Frequently in the press and language blogs we read about another language dying, or becoming extinct. But there are also some stories about languages being revived through the efforts of dedicated researchers.
Two Indian languages of Long Island which have not been spoken for 200 years are being resuscitated by Stony Brook University and two local tribes. There are overwhelming odds against the success of the project – Shinnecock and Unkechaug are part of a family of eastern Algonquian languages where few records exist. As Robert D. Hoberman, chairman of the linguistics department at Stony Brook, explains:
The reclamation is a two-step process, the professor explained. “First we have to figure out what the language looked like,” using remembered prayers, greetings, sayings and word lists, like the one Jefferson created, he said. “Then we’ll look at languages that are much better documented, look at short word lists to see what the differences are and see what the equivalencies are, and we’ll use that to reconstruct what the Long Island languages probably were like.” (Source: New York Times)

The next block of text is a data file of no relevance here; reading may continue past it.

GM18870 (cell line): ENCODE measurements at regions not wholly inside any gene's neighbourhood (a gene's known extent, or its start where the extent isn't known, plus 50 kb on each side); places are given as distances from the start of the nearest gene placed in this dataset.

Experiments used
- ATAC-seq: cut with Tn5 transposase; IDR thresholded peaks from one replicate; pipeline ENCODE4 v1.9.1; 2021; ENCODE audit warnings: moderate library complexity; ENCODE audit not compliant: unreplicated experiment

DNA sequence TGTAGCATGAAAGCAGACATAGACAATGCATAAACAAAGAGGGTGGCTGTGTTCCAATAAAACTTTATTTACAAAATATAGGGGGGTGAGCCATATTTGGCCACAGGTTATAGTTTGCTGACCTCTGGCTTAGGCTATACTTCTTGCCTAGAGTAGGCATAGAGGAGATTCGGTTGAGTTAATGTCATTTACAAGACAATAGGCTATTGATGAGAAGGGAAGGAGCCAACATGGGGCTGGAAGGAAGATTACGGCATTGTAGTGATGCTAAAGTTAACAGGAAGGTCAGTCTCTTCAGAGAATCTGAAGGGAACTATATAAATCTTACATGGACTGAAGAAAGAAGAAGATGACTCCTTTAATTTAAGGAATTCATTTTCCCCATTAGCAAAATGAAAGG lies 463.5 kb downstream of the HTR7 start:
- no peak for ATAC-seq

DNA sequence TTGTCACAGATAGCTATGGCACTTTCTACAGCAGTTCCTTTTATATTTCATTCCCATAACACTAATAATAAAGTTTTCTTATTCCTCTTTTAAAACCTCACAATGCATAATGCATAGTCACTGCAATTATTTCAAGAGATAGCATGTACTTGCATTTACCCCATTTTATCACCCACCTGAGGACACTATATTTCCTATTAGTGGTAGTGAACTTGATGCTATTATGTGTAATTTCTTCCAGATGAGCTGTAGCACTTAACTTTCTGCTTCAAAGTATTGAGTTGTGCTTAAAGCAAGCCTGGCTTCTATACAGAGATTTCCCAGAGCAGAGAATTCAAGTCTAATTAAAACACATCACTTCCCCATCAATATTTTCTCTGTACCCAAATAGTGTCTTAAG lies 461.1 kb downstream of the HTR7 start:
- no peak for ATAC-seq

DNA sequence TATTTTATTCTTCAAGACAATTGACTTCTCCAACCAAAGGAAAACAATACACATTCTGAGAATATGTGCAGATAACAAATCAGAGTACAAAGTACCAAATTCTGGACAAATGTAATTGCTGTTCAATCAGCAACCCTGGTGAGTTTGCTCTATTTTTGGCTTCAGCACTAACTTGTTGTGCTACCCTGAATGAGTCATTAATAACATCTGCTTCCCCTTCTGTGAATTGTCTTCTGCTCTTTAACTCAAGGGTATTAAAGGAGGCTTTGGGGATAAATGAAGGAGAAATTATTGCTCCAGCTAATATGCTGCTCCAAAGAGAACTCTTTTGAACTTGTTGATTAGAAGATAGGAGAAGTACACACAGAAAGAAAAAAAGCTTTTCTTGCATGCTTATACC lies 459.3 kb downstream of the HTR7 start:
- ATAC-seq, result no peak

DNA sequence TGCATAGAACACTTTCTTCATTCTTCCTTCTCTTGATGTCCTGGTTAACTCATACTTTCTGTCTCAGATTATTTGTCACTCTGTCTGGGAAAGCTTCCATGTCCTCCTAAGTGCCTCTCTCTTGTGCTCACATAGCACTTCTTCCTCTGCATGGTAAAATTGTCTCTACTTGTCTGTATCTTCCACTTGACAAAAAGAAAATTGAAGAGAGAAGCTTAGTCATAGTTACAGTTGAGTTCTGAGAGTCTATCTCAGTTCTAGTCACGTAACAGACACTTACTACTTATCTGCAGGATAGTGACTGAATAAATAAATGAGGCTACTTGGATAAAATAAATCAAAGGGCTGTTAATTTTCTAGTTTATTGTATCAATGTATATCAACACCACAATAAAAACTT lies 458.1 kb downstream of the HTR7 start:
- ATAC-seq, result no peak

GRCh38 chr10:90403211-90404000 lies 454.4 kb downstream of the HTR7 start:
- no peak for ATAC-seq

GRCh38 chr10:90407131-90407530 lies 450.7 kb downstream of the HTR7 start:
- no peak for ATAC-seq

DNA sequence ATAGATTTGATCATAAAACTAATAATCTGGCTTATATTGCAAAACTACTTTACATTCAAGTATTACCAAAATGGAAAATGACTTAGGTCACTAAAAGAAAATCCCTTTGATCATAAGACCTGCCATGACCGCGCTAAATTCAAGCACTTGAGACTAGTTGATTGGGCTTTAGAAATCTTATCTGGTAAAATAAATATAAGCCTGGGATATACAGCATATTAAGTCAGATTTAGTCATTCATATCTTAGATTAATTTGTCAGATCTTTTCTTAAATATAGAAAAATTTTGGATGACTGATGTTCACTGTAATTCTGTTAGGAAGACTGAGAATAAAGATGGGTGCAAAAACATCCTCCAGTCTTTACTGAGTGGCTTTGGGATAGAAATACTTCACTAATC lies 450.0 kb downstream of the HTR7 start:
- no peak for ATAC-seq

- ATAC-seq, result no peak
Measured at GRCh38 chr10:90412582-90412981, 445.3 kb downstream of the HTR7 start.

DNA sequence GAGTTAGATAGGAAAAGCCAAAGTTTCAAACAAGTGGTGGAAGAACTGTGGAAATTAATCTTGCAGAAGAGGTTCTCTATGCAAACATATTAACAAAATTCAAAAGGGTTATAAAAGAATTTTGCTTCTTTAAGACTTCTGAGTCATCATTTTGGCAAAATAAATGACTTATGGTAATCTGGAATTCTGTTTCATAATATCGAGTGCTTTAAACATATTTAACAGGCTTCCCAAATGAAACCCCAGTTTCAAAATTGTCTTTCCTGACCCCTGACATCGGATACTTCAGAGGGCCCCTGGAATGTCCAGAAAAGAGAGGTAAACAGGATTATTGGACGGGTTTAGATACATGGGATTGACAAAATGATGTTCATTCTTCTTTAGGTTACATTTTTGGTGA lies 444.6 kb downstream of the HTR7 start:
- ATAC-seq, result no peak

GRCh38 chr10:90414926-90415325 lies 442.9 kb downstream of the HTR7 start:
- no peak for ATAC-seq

There is some precedent for the project, with a number of language reclamation projects being undertaken by American Indians in recent years. This includes the Breath of Life project, created in California to revive dormant languages in the state and now with funding to extend it to Washington D.C.
The importance of the reclamation project is noted by the leader of the Unkechaug Nation:
Chief Harry Wallace, the elected leader of the Unkechaug Nation, said that for tribal members, knowing the language is an integral part of understanding their own culture, past and present.
“When our children study their own language and culture, they perform better academically,” he said. “They have a core foundation to rely on.”